More than a few months of lock down would see a monumental change in our society.

padi56 18 March 2020 02:29 AM

Quote:

Originally Posted by MSchu (Post 10462941)
All I know is... Trump is a F*CKING gangster!

http://www.reactiongifs.com/r/2013/0...ad-i-could.gif

This forum will not tolerate posts like this your membership is terminated.


https://i.imgur.com/rocWikN.gif

mgsooner 18 March 2020 02:30 AM

Amazon says they plan to hire 100,000 people. That's what I'm talking about. People whose industries will be absolutely crushed during this can potentially pivot into other things. It's going to be hard. Very hard. But come on, we can pull together and solve this (to a degree).

RWH 18 March 2020 02:31 AM

numerous states in the northeast has closed all gyms, casinos, bars, theaters, schools, and dine in restaurants. I won't be surprised if many other states start following suit this week.

Carry The Interest 18 March 2020 02:37 AM

Quote:

Originally Posted by mgsooner (Post 10462655)
It is worth reading this paper from the Imperial College COVID-19 response team. This paper came out early yesterday and drove some of the policy decisions we saw rolled out in the US and UK yesterday.

https://www.imperial.ac.uk/media/imp...16-03-2020.pdf

I read this last night, and it is a lot to take in. My takeaway was that unless we literally want to see the next Great Depression at some point we are going to have to accept that there will be some heightened risk of getting sick/dying over the next 12-18 months and go back to our lives. It is simply not sustainable to do what it would require to keep this completely 100% at bay. It would require 18 months of what the US is currently attempting to do for 15 days.

The solution may be to apply these extreme measures on a rolling basis, and regionally on an as-needed basis. We will also need to continue to come up with new and innovative ways to live our lives that reduces the rate of transmission.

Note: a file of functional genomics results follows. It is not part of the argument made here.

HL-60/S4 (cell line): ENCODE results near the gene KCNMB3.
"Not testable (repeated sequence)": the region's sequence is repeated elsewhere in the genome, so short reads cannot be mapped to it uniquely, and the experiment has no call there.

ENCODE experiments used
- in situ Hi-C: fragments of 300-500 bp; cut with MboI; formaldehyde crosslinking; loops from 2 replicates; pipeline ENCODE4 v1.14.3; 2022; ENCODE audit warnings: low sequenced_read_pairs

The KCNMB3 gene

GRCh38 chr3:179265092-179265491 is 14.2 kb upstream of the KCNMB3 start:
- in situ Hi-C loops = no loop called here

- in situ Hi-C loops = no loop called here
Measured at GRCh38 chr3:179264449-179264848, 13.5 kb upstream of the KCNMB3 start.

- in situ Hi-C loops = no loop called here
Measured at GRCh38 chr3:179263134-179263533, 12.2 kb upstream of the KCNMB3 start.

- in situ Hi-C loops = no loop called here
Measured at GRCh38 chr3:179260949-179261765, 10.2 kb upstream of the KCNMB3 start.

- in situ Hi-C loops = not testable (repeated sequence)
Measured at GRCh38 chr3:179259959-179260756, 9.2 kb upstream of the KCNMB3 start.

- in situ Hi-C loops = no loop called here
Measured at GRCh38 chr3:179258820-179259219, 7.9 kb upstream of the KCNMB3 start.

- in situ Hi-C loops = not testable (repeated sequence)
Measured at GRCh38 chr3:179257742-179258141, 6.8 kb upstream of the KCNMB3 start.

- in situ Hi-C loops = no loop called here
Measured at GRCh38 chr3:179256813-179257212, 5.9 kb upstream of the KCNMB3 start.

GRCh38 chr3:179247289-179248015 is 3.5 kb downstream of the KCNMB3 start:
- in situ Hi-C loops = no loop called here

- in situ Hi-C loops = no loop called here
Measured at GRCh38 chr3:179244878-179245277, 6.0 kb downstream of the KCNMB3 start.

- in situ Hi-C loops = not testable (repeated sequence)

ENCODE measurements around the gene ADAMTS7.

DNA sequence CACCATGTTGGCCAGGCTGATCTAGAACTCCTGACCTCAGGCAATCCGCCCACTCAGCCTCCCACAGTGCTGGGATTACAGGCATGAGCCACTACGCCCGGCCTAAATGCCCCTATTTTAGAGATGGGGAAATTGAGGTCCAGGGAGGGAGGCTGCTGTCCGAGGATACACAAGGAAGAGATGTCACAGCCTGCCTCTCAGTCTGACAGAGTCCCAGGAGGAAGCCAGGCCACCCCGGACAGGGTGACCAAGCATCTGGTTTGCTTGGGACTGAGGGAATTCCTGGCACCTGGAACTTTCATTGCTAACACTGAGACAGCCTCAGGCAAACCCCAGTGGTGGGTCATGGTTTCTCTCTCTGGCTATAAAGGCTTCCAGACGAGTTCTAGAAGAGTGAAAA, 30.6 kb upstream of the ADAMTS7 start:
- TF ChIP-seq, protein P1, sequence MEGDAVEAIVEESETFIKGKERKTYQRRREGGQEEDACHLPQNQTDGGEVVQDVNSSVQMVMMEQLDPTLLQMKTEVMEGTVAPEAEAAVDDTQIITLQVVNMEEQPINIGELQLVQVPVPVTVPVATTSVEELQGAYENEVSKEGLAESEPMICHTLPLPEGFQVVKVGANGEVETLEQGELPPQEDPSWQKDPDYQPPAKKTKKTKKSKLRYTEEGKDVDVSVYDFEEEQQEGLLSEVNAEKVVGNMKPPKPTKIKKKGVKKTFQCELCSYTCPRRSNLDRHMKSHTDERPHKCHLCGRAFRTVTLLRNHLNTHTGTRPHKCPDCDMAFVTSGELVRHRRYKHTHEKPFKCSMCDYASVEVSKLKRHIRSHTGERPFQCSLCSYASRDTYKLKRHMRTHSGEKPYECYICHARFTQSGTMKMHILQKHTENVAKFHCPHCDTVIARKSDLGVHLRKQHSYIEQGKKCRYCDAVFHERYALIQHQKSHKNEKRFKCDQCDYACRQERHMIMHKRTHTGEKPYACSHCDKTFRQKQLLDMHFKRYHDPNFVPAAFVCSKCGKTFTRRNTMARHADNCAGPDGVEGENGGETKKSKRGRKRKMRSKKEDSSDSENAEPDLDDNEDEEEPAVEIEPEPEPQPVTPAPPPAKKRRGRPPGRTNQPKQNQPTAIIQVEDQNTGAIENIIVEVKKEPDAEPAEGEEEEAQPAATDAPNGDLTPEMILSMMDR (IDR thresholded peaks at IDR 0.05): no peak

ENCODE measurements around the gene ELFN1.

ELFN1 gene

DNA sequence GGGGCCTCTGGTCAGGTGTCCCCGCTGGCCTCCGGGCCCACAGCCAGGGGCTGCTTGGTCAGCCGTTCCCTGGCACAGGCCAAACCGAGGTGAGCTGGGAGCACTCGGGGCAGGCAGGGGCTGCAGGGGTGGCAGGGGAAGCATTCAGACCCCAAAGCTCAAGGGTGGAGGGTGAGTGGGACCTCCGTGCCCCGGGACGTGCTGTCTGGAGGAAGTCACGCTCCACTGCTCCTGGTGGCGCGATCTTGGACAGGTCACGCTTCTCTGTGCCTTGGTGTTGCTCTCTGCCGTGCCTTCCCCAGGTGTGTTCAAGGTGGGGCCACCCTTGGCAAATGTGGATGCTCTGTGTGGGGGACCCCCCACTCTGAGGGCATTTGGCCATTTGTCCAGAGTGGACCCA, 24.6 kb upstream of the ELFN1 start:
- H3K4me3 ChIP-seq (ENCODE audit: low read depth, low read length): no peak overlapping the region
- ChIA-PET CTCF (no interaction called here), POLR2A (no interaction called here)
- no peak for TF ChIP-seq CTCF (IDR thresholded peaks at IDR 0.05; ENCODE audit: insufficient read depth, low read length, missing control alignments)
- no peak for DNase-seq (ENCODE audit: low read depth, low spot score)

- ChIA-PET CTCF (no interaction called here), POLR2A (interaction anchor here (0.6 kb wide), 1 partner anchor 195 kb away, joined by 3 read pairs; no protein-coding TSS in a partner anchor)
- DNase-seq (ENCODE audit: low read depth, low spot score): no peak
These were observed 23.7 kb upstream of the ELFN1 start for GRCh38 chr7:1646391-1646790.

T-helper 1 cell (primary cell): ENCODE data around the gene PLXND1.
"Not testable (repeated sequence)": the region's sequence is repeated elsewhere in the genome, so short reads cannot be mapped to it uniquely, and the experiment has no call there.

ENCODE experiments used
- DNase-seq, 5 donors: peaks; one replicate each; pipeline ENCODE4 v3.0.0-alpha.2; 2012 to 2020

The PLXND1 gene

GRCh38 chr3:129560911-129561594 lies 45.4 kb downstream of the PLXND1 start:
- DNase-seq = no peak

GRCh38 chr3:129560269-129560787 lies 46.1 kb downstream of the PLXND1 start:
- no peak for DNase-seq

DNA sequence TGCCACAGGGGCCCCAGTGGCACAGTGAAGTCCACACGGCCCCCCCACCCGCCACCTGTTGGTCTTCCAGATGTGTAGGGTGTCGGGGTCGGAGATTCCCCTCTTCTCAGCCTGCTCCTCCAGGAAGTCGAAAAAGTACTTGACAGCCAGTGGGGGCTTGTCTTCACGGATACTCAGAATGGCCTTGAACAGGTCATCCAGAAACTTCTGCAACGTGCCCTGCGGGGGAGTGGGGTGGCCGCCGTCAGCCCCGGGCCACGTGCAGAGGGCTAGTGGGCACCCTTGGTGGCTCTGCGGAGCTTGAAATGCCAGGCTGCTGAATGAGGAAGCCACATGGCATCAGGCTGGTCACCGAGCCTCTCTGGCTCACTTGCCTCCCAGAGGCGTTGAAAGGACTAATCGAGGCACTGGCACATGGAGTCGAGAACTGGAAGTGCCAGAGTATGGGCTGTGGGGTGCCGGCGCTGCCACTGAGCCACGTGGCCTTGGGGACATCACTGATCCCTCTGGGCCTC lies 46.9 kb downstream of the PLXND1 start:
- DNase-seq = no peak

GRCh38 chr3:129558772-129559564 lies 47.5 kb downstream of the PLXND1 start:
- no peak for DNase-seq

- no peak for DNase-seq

Of course there is always the hope that we are able to innovate and come up with better ways to treat the disease. A vaccine is likely impossible until 2021.

Thank you for sharing this. Very thorough and sobering read. I shared this with some colleagues at work this morning.

I myself am in my late 20's but me and my fiance are taking this very serious. We have not gone outside since Saturday aside from a ~45 minute walk around our neighborhood (nice, quiet residential area) each day and my fiance trying to make a run to the grocery store yesterday morning. I am not expecting anything to change for at least another two weeks minimum. I am fortunate enough where I can work from home and be just as efficient.

mountainjogger 18 March 2020 02:38 AM

Quote:

Originally Posted by mgsooner (Post 10462655)
https://www.imperial.ac.uk/media/imp...16-03-2020.pdf

I read this last night, and it is a lot to take in. My takeaway was that unless we literally want to see the next Great Depression at some point we are going to have to accept that there will be some heightened risk of getting sick/dying over the next 12-18 months and go back to our lives. It is simply not sustainable to do what it would require to keep this completely 100% at bay. It would require 18 months of what the US is currently attempting to do for 15 days.

Interesting paper. But as always, there are a lot of unknowns. So, let me play devils advocate.

This sentence was important to me.

"Last, while experience in China and now South Korea show that suppression is possible in the short term, it remains to be seen whether it is possible long-term, and whether the social and economic costs of the interventions adopted thus far can be reduced."

Have to agree that China and SK future experience may be one indicator of whether suppression can buy enough time in a sustainable fashion.

But for me, even if you wanted to pause and let it come back and then pause again, no one knows quite how to do this for a certainty. We know what worked in China and SK to suppress (for now). We know about the delay that did not work in Italy where the result was an out of control spin. What none of the experts know for sure is how to strike a middle balance (assuming that you and the people you are charged with protecting want you to do that).